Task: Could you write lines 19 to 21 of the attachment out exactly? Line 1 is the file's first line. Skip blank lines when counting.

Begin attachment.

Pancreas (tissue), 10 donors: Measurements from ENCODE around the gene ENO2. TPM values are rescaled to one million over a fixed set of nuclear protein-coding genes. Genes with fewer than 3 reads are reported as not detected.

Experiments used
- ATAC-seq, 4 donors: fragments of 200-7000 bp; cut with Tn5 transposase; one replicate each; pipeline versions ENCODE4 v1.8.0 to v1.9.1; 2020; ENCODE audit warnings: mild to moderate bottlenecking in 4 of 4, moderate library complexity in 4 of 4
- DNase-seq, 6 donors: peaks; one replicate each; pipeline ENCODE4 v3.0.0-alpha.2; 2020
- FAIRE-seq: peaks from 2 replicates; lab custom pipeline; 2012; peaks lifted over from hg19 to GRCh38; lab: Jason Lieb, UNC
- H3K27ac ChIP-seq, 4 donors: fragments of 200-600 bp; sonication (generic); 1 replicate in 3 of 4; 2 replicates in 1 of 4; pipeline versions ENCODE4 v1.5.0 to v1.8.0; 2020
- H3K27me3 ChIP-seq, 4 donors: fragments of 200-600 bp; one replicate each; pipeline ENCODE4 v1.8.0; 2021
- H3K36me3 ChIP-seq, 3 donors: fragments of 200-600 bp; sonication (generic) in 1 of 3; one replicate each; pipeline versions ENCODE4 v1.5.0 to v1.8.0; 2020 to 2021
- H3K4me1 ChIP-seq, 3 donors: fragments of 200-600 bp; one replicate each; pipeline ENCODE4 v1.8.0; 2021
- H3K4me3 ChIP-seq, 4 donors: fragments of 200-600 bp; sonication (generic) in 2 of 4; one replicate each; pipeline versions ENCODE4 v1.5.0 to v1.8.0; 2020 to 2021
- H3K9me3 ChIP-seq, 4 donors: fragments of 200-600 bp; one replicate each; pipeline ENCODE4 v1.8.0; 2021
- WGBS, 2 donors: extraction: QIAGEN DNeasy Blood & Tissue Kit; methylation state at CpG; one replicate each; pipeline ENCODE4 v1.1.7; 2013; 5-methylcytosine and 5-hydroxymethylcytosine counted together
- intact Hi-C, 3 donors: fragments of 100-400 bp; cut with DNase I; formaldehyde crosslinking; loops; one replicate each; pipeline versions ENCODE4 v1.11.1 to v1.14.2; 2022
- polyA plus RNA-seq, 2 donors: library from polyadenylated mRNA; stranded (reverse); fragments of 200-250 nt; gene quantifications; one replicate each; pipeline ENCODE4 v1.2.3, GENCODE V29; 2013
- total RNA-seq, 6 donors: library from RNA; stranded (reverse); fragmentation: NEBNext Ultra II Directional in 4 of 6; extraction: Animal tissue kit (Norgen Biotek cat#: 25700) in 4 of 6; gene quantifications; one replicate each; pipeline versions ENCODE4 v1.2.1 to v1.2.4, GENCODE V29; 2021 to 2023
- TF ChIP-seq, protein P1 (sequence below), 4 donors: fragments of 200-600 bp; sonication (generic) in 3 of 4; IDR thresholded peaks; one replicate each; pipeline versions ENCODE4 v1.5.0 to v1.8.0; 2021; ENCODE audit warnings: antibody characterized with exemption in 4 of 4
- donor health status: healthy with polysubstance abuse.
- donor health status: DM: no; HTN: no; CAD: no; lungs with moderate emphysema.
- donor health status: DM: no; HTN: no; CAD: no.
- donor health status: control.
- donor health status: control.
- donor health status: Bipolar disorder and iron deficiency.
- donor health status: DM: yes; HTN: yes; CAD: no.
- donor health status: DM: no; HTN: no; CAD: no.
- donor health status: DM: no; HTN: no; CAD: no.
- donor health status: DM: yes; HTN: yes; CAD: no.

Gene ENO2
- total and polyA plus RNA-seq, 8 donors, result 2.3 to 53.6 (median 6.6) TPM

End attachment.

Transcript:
- donor health status: DM: no; HTN: no; CAD: no.
- donor health status: control.
- donor health status: control.